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Currently viewing the tag: "Lobbyists"

Completely inane decisions like this sometimes strike me dumb with incredulity:

The White House intends to nominate Philip Johnson, the head of intellectual property at Johnson & Johnson, to be the next director of the US Patent and Trademark Office. The selection is a setback for the tech sector and a seeming 180-degree turn on the patent issue for the Obama administration, which was pushing Congress to pass patent litigation reform just months ago…

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Fire BAD! Partisanship GOOD!

Remember our general disgust with Evan Bayh back in January when he decided to (surprise!) become a lobbyist after leaving Congress?

Well sir, it gets worse:

Today, the former senator who decried “strident partisanship” and “unyielding ideology” will be paid by a ridiculous cable news outlet that exists to spew “strident partisanship” and “unyielding ideology.”

Fox News officially announced on Monday afternoon that former Democratic Senator Evan Bayh is becoming a contributor to the network.

Michael Clemente, the network’s senior vice president for news, announced the move in a statement. He said that “Senator Bayh’s decades of experience in the political arena and his participation in key decisions in Washington will lend a valuable point of view to the entire Fox News lineup.”

“I’m pleased to offer analysis of public policy and politics to the millions of Americans who get their news from Fox,” Bayh said in the statement.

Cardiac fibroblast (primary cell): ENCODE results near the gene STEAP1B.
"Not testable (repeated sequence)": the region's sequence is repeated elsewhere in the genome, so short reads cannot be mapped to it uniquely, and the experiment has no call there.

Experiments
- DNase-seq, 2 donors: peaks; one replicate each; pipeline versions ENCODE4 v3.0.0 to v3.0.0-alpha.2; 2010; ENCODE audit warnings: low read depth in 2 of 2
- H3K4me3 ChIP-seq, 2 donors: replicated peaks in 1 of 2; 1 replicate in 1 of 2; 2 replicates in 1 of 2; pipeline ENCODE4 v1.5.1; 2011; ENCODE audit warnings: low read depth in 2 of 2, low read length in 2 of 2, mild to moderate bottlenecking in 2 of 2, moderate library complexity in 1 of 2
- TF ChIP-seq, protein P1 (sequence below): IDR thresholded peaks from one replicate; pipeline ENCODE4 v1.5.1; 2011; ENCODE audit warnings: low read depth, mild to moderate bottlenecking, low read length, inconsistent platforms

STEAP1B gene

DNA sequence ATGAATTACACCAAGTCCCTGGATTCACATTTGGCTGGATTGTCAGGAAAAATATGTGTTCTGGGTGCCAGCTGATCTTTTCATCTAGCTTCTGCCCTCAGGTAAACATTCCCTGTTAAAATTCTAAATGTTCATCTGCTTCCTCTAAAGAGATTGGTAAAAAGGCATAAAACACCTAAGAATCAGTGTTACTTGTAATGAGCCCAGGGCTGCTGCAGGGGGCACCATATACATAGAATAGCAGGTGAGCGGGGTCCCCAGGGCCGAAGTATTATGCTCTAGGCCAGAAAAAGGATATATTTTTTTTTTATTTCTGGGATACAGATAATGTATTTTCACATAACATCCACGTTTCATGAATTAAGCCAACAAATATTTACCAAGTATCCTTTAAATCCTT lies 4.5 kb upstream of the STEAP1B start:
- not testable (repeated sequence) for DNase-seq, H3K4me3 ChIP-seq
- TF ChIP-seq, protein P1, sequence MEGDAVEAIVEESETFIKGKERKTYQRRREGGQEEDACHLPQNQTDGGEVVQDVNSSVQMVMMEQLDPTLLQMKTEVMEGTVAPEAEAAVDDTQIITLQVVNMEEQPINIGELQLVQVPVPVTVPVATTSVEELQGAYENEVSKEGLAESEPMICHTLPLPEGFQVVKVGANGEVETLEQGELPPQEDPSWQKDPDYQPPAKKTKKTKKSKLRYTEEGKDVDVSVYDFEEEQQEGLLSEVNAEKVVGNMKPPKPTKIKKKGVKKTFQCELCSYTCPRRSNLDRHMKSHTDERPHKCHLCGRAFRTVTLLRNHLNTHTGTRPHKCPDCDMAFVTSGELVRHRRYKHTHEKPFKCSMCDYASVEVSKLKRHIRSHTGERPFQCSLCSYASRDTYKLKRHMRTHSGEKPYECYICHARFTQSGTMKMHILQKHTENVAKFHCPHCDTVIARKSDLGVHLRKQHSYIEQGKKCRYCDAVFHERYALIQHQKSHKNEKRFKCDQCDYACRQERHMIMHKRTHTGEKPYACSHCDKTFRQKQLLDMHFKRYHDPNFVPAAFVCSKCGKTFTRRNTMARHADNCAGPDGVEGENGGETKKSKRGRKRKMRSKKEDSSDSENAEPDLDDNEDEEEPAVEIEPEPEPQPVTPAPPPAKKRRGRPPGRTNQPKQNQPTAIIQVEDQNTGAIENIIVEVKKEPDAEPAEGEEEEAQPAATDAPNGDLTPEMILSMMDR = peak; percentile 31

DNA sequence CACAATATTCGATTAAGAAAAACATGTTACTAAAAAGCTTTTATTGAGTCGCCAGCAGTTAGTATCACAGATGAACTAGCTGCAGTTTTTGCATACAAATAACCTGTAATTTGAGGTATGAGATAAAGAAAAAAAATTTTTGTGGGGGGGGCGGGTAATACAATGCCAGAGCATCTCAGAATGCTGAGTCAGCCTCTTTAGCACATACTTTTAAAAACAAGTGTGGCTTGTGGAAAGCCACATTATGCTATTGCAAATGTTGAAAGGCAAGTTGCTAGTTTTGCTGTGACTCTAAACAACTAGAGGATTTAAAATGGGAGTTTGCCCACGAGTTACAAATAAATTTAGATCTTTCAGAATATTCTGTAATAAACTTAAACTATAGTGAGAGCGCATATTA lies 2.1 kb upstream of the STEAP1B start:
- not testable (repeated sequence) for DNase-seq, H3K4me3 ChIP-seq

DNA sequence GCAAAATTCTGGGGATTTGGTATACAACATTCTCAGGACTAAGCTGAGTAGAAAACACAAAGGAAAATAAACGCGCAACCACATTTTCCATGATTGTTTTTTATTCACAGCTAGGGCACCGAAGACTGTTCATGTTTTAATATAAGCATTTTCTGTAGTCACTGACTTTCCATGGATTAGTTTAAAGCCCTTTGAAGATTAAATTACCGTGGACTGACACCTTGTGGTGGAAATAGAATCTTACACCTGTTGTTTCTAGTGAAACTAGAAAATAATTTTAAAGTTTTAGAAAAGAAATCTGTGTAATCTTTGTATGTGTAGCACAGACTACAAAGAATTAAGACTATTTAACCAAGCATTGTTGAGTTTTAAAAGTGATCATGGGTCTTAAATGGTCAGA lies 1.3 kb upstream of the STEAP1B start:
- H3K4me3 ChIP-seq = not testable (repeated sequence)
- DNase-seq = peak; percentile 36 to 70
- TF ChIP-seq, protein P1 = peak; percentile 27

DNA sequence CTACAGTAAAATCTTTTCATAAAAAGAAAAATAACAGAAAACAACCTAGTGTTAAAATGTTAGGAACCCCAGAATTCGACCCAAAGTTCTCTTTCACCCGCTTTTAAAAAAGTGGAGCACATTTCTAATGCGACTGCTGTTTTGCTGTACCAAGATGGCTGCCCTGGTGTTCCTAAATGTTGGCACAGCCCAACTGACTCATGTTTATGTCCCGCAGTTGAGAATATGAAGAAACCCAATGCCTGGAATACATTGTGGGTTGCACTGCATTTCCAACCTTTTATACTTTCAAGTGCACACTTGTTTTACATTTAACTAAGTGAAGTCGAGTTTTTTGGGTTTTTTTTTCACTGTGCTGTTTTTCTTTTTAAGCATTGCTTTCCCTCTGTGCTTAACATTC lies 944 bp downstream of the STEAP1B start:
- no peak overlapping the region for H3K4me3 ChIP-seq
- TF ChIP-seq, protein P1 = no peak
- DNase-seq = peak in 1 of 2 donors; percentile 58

Howard Kurtz said it’s “good” for Fox News to hire “a prominent Democrat.” But that’s fundamentally at odds with what’s transpiring here — Fox News hires Democrats who can be reliably counted on to say unpleasant things about Democrats. Why do you think Doug Schoen is on Fox News all the time? Because of his charming smile or because he’s the “Democrat” who hates Democrats?

I realize that politics has always been a heaping portion of manure slathered onto a warm shit sandwich but did politicians ever try to do a better job of hiding their true nature as corrupt, duplicitous assholes?  I mean, at least give it some effort!


When did lobbyists become totally legitimate sources for news stories?: “Scott Segal, an energy lobbyist with Bracewell & Giuliani, said [White House Climate Adviser Carol] Browner’s exit could ‘be a part of a legitimate effort to pay careful attention to addressing some of the real regulatory obstacles in the way of job creation.'”

Segal works for Rudy’s lobbying shop. Bet he’s impartial.

Lev filed this under: , ,  

Radley Balko:

If the broadcasters had been more successful in their lobbying over the years, we’d have had no cable TV; no VCRs, DVDs or Blu-Ray; no recordable cassette tapes; no iPods; and certainly no satellite radio.

But I’d still get to keep my torrents, right?! ; )

Gherald filed this under: , ,  

To stop wasteful, institutionalized bribery (of which both Democrats and Republicans are guilty) like this:

Republicans are stepping up their campaign to win donations from Wall Street, trying to capitalize on an increasing sense of regret among executives at big financial institutions for backing Democrats in 2008.